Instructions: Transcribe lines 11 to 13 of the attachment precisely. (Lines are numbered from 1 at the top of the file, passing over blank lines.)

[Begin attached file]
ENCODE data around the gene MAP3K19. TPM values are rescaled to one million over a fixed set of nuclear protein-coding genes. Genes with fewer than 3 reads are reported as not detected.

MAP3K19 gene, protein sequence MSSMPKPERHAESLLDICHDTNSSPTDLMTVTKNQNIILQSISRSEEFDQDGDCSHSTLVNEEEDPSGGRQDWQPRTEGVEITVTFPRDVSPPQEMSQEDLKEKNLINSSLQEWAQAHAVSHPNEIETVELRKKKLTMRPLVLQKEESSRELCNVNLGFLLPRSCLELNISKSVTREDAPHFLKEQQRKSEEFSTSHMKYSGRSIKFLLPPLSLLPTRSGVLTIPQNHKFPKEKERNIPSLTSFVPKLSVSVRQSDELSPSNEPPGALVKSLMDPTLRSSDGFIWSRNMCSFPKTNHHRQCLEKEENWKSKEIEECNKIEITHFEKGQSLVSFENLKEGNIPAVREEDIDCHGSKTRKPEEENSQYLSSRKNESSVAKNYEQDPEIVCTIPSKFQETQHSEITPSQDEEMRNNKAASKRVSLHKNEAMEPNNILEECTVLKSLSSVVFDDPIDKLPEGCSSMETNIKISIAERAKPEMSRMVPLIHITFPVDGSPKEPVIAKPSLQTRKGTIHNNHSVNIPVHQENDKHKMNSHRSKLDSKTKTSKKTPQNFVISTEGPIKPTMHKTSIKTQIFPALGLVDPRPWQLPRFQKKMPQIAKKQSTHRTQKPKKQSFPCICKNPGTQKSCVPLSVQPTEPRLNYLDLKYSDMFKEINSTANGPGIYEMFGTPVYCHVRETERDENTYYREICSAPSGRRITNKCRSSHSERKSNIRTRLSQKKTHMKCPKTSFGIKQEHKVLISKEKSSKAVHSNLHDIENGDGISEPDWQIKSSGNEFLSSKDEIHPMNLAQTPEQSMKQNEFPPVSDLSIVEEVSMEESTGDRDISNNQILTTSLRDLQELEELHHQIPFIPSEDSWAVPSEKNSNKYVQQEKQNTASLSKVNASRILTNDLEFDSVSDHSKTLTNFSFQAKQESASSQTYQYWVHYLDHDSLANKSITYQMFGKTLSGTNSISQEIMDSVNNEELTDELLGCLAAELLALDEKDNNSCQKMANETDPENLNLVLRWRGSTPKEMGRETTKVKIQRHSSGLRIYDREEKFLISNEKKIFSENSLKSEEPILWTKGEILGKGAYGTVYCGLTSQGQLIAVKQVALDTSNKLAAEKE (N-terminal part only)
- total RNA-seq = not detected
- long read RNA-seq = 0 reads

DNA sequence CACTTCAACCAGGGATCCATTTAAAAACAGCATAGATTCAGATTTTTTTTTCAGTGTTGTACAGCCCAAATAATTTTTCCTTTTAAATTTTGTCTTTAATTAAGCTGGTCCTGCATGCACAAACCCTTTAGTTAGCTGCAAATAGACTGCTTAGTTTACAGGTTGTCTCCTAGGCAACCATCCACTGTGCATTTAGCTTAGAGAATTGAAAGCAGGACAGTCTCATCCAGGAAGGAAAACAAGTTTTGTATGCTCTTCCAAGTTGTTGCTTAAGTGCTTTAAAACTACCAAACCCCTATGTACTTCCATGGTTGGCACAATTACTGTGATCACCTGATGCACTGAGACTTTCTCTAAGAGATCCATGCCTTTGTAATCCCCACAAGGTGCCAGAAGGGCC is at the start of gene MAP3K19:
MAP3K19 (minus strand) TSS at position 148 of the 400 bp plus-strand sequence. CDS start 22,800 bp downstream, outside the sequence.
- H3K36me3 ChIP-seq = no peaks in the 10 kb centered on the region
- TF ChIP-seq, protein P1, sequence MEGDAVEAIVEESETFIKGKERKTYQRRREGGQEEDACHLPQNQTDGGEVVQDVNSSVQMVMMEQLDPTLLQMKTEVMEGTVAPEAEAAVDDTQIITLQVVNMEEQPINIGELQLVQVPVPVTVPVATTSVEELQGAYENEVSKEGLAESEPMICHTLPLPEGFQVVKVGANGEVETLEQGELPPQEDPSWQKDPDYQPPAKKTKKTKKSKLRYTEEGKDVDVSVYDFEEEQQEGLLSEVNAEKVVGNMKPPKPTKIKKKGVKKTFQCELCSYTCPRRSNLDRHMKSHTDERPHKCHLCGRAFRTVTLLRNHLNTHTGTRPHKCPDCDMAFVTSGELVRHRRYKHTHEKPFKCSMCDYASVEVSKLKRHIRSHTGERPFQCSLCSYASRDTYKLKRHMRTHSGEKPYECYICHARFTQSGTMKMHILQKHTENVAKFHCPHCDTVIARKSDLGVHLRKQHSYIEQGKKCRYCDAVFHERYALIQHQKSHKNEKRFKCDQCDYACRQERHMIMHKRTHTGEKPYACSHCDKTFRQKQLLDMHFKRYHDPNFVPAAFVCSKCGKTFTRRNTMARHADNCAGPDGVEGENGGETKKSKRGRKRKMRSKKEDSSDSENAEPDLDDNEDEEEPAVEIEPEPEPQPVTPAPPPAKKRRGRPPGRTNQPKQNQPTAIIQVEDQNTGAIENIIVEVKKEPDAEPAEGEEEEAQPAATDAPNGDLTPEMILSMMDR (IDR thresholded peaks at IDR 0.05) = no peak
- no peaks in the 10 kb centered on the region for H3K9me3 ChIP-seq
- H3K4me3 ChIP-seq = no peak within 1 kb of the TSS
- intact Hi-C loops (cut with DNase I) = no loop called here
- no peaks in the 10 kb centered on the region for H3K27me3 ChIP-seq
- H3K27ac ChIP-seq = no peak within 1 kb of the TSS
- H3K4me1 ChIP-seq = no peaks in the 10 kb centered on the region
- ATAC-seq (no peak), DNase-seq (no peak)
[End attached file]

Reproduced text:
- intact Hi-C loops (cut with DNase I) = no loop called here
- no peaks in the 10 kb centered on the region for H3K27me3 ChIP-seq
- H3K27ac ChIP-seq = no peak within 1 kb of the TSS